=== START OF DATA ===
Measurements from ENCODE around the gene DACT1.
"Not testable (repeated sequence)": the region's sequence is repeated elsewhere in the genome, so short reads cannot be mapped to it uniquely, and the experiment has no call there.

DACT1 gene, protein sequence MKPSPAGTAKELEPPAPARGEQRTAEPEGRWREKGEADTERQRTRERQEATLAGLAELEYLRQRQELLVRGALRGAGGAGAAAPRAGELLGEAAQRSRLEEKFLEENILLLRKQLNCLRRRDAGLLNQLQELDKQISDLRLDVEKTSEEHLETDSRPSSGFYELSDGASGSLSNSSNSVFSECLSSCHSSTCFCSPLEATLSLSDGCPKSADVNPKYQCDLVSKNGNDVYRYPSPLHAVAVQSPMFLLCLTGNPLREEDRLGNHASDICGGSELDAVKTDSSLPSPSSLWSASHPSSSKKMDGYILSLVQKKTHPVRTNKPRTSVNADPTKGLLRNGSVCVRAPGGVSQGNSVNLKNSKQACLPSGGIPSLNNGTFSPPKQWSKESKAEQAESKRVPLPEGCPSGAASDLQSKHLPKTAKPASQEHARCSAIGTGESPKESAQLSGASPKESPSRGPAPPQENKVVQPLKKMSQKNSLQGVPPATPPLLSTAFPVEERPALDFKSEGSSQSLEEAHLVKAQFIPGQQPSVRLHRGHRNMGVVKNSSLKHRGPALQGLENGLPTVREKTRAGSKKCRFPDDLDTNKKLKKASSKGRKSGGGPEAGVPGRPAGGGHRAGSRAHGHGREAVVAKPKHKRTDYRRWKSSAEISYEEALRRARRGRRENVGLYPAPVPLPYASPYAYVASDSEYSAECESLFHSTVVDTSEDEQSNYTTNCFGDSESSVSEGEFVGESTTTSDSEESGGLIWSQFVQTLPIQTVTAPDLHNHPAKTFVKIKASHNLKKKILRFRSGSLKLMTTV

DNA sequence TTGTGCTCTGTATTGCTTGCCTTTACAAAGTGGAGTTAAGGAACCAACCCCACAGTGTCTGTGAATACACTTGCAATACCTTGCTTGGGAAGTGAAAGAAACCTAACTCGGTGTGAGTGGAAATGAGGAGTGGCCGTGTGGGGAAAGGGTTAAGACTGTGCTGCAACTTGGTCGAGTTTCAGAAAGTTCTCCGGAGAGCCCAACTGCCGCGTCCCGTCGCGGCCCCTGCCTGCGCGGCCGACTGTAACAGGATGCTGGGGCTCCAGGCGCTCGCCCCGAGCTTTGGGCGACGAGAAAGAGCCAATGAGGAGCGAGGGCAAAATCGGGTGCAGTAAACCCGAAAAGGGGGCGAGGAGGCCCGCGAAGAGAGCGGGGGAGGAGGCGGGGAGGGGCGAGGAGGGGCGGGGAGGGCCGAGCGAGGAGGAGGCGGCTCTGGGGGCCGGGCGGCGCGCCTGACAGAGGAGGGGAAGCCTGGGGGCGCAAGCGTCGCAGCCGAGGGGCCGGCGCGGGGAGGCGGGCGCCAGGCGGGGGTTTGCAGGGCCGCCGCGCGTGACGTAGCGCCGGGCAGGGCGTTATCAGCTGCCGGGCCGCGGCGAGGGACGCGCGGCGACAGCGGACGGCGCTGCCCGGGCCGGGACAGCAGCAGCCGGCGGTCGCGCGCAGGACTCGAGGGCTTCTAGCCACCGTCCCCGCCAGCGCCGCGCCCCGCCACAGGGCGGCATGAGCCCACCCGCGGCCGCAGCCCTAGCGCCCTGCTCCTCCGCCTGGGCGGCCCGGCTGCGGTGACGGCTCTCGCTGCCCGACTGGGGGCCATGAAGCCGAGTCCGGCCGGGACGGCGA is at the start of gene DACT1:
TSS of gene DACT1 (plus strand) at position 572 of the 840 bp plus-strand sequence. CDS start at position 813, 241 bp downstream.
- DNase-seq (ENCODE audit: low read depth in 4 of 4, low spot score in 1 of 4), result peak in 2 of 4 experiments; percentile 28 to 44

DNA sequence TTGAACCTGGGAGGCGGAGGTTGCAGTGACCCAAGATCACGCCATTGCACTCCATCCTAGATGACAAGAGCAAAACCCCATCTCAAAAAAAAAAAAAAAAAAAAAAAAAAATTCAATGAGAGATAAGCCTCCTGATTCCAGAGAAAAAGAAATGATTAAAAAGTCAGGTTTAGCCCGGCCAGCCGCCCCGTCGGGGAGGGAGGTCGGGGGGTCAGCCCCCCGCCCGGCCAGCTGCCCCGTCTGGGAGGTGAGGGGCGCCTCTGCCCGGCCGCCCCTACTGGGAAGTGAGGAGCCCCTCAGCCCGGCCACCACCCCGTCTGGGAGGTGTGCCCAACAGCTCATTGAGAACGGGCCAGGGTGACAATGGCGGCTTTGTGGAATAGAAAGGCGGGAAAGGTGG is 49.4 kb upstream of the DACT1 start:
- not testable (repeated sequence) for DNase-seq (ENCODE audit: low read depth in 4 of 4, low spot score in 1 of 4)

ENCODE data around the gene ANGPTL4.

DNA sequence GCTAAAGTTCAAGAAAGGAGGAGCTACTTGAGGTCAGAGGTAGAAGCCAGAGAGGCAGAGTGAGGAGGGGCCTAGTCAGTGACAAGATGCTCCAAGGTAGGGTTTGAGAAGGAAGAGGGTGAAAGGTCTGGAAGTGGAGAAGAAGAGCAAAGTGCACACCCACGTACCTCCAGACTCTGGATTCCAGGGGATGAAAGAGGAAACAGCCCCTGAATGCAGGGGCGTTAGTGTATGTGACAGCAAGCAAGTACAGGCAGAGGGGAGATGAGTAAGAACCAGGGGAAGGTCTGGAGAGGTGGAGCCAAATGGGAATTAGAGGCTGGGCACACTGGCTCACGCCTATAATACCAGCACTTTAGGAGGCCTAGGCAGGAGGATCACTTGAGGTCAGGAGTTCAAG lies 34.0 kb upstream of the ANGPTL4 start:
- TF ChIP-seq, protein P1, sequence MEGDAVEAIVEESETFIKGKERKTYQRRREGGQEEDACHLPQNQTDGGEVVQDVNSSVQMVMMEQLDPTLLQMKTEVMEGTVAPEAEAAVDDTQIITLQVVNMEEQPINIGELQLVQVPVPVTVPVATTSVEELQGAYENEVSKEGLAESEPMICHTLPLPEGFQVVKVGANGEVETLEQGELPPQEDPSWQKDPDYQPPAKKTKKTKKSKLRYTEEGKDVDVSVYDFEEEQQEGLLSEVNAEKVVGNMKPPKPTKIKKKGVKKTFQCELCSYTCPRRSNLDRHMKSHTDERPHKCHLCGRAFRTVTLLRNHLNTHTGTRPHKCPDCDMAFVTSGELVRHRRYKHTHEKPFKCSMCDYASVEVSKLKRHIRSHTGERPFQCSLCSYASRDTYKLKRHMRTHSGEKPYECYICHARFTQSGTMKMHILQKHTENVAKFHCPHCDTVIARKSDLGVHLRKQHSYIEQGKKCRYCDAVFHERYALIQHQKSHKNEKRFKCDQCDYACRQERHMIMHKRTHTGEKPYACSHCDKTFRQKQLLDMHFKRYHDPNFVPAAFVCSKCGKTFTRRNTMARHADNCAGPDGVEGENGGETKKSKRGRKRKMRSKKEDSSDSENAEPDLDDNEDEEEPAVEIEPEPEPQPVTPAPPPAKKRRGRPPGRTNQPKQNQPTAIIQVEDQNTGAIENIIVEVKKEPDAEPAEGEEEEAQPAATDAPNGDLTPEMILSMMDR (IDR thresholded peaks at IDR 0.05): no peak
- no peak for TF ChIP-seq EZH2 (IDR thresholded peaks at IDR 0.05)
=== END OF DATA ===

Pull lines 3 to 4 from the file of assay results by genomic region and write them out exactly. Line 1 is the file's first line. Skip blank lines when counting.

DACT1 gene, protein sequence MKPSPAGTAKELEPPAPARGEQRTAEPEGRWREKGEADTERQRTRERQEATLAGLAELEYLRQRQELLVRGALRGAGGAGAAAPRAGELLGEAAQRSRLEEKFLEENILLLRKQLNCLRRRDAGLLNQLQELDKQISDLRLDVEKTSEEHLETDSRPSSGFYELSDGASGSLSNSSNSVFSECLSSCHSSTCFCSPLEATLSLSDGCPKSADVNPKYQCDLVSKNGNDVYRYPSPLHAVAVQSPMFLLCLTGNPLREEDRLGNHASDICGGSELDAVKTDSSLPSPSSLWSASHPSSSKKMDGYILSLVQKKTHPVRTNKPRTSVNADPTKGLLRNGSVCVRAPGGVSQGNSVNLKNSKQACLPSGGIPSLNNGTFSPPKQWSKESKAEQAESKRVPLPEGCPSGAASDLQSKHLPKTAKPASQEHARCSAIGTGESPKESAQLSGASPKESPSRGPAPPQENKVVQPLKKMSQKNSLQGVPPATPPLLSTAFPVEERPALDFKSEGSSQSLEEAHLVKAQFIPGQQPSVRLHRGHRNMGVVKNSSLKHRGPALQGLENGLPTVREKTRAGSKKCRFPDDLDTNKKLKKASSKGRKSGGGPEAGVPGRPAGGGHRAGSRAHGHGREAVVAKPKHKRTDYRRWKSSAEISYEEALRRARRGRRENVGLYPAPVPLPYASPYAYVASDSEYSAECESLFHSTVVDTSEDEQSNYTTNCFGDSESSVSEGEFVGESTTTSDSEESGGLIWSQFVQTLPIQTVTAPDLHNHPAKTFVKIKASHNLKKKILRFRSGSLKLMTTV

DNA sequence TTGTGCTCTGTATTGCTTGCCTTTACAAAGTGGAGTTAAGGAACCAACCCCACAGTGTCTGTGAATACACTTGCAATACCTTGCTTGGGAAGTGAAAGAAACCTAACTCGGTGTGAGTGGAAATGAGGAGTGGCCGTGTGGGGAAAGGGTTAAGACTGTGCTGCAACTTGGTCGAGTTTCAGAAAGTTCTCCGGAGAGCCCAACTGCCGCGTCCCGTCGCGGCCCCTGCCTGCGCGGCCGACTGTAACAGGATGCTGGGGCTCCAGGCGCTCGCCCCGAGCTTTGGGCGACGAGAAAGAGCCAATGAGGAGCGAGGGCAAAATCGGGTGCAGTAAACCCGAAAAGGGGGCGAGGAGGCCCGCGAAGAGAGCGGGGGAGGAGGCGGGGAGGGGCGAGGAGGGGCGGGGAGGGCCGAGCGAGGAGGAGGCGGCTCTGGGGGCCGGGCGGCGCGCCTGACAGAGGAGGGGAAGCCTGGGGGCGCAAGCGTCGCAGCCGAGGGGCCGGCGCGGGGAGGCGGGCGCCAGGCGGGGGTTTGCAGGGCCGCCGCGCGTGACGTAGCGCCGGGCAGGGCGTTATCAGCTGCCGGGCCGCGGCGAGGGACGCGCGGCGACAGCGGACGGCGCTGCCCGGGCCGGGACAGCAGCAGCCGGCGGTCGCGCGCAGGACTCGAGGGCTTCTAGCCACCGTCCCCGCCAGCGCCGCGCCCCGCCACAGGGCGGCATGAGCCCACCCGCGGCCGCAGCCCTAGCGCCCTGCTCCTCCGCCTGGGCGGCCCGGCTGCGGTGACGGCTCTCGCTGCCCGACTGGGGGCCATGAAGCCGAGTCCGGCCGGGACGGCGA is at the start of gene DACT1: